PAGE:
The Professor

An intelligent university professor and his family had received excellent but routine care from a General Internist at a respected, large clinic.  Unfortunately, the professor developed symptoms of coronary artery disease, a serious illness. As his treatment began, the Professor neglected to ask necessary and appropriate questions and was quickly exposed to a series of different Clinic physicians who he, incorrectly assumed, would deliver the same excellent care he had received from his General Internist.

The first step is the most important step in receiving excellent care in this patient’s new experience - a serious illness. The steps, which follow, are a downward spiral, which becomes progressively difficult to stop. Although the new physicians providing a patient’s care will be more sophisticated in terms of training, the patient must continue to scrutinize the doctors’ credentials and record.

The Professor was referred to the Cardiologist in the Clinic. The Cardiologist was not awful or incompetent, just ordinary. Considering the Clinic was surrounded by world class Cardiologists, why did the Internist send this high profile patient to the Clinic cardiologist? Because the Clinic roster included a Cardiologist and clinic Internists usually refer within the clinic.  

Unfortunately, “in the Clinic” is too often the only justification a patient will receive for a particular referral.

Luckily the Cardiologist completed the necessary arteriography without complication and Cardiac Surgery was recommended. However, the Cardiologist referred the Professor to the clinic’s Cardiac Surgeon, who had the worst record of complications and deaths in the area.

Why was the Professor referred to this surgeon? Simply because the surgeon was “within the clinic.”

The Cardiac Surgeon was pleasant, reasonably intelligent, nice looking, well dressed – qualifications one might look for in a maître d’, not a Heart Surgeon. His appearance, affable personality, verbal and intellectual skills had carried him along in his career, but his results spoke otherwise. A four graft, unnecessarily long operation followed and was followed by the Professor’s long and difficult recovery.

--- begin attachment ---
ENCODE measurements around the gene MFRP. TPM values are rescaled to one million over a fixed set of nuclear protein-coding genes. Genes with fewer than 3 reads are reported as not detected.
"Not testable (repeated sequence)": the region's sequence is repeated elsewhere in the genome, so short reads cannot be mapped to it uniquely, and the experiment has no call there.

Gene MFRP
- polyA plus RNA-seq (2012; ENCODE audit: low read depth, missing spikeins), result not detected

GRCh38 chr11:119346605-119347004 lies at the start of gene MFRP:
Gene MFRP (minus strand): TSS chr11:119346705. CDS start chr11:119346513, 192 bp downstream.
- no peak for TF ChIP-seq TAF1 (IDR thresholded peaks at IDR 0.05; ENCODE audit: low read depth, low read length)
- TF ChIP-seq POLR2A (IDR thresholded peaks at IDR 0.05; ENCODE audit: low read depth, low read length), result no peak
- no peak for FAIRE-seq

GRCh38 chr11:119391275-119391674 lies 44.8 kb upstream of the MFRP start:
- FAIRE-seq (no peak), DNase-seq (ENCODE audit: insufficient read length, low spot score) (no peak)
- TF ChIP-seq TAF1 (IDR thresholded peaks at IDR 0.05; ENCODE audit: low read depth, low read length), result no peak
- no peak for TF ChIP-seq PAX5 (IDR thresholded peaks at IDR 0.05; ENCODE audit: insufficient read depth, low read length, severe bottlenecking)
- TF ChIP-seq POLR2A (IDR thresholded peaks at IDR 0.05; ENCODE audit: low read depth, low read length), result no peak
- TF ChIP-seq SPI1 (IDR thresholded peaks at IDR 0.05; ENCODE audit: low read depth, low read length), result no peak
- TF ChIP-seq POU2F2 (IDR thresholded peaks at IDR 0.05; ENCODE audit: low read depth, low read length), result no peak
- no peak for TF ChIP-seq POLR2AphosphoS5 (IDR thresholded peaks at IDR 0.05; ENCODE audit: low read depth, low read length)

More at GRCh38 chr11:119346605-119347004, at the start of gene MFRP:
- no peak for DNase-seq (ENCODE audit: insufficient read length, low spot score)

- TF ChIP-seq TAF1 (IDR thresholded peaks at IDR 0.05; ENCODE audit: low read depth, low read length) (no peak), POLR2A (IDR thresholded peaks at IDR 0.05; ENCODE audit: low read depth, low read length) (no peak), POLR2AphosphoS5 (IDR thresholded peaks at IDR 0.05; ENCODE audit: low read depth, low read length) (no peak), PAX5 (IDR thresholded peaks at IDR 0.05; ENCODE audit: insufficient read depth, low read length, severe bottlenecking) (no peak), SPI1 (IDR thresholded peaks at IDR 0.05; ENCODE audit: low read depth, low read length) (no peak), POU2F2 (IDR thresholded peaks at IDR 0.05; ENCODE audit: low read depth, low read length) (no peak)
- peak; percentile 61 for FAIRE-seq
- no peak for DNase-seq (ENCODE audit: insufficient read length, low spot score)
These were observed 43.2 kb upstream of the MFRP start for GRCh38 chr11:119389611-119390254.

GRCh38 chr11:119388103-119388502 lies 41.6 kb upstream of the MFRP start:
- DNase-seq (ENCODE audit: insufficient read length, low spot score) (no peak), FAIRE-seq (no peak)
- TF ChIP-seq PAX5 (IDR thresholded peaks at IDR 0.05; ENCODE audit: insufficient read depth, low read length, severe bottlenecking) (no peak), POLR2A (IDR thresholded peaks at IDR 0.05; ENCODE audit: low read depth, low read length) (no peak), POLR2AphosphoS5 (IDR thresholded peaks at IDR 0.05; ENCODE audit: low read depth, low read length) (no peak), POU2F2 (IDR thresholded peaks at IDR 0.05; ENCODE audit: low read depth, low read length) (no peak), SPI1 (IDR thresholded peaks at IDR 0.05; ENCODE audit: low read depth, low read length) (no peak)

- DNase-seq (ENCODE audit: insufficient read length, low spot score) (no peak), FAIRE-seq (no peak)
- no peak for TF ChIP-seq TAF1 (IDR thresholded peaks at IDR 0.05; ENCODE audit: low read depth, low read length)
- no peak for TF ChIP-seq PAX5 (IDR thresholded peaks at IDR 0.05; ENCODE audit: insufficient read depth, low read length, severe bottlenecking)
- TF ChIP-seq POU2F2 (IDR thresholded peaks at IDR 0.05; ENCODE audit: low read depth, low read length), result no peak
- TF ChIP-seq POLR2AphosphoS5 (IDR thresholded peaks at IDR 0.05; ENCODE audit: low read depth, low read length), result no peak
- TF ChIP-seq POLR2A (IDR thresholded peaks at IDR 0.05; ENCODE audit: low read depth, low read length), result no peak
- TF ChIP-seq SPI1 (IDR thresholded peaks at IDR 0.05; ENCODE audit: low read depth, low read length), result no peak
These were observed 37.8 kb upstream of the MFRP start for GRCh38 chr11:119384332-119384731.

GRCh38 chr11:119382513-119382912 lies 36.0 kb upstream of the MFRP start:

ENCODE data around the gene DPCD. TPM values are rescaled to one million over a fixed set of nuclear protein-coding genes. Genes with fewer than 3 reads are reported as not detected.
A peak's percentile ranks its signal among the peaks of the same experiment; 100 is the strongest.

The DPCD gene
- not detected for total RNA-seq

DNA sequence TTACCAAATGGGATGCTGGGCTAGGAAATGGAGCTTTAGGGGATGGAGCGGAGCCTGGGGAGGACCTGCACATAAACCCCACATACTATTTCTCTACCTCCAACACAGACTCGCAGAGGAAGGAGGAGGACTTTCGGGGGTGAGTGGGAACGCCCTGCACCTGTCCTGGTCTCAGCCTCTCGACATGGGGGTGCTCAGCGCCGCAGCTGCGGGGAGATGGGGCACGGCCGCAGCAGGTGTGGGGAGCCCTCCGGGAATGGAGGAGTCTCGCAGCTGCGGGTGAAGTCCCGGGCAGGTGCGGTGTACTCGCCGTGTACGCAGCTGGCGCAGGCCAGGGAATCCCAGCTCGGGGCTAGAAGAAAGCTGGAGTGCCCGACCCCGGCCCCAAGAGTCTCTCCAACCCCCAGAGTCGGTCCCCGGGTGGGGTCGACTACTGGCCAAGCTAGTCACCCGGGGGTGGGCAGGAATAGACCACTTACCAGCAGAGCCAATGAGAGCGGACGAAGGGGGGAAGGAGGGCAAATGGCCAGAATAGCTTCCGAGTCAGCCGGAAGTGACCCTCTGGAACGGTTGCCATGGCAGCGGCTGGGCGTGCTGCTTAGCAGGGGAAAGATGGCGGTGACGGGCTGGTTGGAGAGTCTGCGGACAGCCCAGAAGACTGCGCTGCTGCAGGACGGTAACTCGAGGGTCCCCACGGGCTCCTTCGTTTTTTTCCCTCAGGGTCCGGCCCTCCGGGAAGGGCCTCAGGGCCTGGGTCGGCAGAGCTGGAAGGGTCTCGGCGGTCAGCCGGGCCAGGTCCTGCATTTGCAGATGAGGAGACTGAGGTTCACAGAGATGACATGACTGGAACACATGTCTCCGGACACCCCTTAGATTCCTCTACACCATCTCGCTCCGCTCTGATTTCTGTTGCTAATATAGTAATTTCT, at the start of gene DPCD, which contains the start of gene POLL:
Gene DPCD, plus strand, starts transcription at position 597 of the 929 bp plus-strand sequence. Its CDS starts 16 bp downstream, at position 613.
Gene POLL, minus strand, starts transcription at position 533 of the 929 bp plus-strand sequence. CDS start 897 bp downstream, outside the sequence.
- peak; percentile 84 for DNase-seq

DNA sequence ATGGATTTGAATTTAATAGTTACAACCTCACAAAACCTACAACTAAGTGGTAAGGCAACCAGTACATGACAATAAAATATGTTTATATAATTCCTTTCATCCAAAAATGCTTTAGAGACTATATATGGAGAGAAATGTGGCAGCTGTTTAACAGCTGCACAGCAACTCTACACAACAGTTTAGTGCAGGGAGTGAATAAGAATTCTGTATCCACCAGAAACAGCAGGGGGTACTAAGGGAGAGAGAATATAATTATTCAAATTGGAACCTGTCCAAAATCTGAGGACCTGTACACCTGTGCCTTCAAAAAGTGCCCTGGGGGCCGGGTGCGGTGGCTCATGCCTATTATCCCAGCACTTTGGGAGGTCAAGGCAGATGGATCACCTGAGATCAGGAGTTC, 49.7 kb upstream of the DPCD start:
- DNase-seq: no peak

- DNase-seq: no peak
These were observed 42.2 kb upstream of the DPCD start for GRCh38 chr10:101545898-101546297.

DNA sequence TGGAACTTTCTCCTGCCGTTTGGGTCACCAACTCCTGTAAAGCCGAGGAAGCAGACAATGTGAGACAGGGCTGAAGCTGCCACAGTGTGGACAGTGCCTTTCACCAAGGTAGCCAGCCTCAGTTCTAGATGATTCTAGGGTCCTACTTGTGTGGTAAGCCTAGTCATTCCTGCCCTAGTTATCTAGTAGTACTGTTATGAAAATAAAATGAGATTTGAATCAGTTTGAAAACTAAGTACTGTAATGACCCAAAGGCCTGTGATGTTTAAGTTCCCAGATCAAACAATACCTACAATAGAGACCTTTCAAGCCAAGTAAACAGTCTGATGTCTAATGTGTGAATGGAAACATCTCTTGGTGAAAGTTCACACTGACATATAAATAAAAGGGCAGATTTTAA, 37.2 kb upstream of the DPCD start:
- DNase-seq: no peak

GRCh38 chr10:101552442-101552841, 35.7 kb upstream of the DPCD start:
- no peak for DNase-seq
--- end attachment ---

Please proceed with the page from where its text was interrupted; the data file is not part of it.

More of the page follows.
To make matters worse, three months later the Professor’s symptoms returned.  Repeat studies revealed that all the grafts placed at the operation had closed.  The Cardiologist and the Cardiac Surgeon blamed the poor result on the “unusual nature” of the patient’s healing process, essentially blaming the body and not the work of the surgeon. Subsequently the Professor went to the Cleveland Clinic where he underwent repeat surgery with an excellent Cardiac Surgeon and had an excellent result.

What went wrong?

The simple truth is the Professor had a technically inadequate operation performed by a technically inadequate surgeon. This was avoidable if the Professor had been armed with the correct “tools” – when he was referred to the Cardiologist and the Cardiac Surgeon.

Observe the experience of an individual Internist in this Clinic.  They are all busy. Most of the patients they treat have minor problems. In general the Internist usually has only a shallow knowledge of Cardiac Surgery and no knowledge of the Clinic’s Cardiac Surgeon’s total record.  The Internists are dependent on the administrative department of their clinic to hire and possibly fire any given doctor in the Clinic.  No one in the Clinic had the time or the insight to fire this “nice guy-Cardiac Surgeon.”

In addition, the Professor personally had no tools to evaluate his new physicians. He trusted his internist to make the “best” recommendation; however, the internist only went so far as to follow his standard procedure and refer “within the clinic.”  When faced with an illness, and particularly a serious illness, you must research your medical care professionals. A recommendation, and specifically one “within the clinic,” is never a guarantee for superior or even quality medical care.


*Real names have not been used and all facts and dates have been changed to avoid identification.*